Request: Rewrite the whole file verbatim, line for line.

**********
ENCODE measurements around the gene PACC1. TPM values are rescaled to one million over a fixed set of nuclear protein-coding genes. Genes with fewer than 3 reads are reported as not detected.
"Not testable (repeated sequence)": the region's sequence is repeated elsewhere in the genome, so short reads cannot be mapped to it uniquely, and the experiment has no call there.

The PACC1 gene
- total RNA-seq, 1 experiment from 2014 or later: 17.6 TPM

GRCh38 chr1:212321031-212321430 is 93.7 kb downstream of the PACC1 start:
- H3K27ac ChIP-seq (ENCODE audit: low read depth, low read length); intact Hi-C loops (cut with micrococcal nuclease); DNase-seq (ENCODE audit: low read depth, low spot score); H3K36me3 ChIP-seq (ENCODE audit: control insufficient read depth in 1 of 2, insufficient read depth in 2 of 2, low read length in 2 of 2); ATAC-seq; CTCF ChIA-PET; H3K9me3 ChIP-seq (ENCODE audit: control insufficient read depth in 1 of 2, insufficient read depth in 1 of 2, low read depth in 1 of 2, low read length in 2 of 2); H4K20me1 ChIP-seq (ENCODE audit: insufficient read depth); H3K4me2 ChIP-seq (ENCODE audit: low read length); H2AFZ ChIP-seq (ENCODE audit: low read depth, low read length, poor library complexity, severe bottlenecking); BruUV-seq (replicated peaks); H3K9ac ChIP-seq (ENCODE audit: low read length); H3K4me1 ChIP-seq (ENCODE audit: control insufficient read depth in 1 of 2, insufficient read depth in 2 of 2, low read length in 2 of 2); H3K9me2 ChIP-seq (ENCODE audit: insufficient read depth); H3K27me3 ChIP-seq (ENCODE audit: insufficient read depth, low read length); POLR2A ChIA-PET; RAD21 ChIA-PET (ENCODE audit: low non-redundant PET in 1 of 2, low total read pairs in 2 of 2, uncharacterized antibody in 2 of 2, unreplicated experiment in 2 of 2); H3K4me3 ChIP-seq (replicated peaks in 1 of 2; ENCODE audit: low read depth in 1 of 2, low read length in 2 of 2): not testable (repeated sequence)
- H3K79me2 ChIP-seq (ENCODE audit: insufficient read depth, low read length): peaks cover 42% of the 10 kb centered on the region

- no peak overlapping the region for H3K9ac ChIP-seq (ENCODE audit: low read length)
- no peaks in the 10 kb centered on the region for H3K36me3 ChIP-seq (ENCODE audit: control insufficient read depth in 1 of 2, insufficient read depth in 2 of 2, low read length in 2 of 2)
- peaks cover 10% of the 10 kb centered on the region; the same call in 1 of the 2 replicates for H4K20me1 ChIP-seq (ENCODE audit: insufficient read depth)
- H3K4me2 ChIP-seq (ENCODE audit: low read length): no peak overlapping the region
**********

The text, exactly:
ENCODE measurements around the gene PACC1. TPM values are rescaled to one million over a fixed set of nuclear protein-coding genes. Genes with fewer than 3 reads are reported as not detected.
"Not testable (repeated sequence)": the region's sequence is repeated elsewhere in the genome, so short reads cannot be mapped to it uniquely, and the experiment has no call there.

The PACC1 gene
- total RNA-seq, 1 experiment from 2014 or later: 17.6 TPM

GRCh38 chr1:212321031-212321430 is 93.7 kb downstream of the PACC1 start:
- H3K27ac ChIP-seq (ENCODE audit: low read depth, low read length); intact Hi-C loops (cut with micrococcal nuclease); DNase-seq (ENCODE audit: low read depth, low spot score); H3K36me3 ChIP-seq (ENCODE audit: control insufficient read depth in 1 of 2, insufficient read depth in 2 of 2, low read length in 2 of 2); ATAC-seq; CTCF ChIA-PET; H3K9me3 ChIP-seq (ENCODE audit: control insufficient read depth in 1 of 2, insufficient read depth in 1 of 2, low read depth in 1 of 2, low read length in 2 of 2); H4K20me1 ChIP-seq (ENCODE audit: insufficient read depth); H3K4me2 ChIP-seq (ENCODE audit: low read length); H2AFZ ChIP-seq (ENCODE audit: low read depth, low read length, poor library complexity, severe bottlenecking); BruUV-seq (replicated peaks); H3K9ac ChIP-seq (ENCODE audit: low read length); H3K4me1 ChIP-seq (ENCODE audit: control insufficient read depth in 1 of 2, insufficient read depth in 2 of 2, low read length in 2 of 2); H3K9me2 ChIP-seq (ENCODE audit: insufficient read depth); H3K27me3 ChIP-seq (ENCODE audit: insufficient read depth, low read length); POLR2A ChIA-PET; RAD21 ChIA-PET (ENCODE audit: low non-redundant PET in 1 of 2, low total read pairs in 2 of 2, uncharacterized antibody in 2 of 2, unreplicated experiment in 2 of 2); H3K4me3 ChIP-seq (replicated peaks in 1 of 2; ENCODE audit: low read depth in 1 of 2, low read length in 2 of 2): not testable (repeated sequence)
- H3K79me2 ChIP-seq (ENCODE audit: insufficient read depth, low read length): peaks cover 42% of the 10 kb centered on the region

- no peak overlapping the region for H3K9ac ChIP-seq (ENCODE audit: low read length)
- no peaks in the 10 kb centered on the region for H3K36me3 ChIP-seq (ENCODE audit: control insufficient read depth in 1 of 2, insufficient read depth in 2 of 2, low read length in 2 of 2)
- peaks cover 10% of the 10 kb centered on the region; the same call in 1 of the 2 replicates for H4K20me1 ChIP-seq (ENCODE audit: insufficient read depth)
- H3K4me2 ChIP-seq (ENCODE audit: low read length): no peak overlapping the region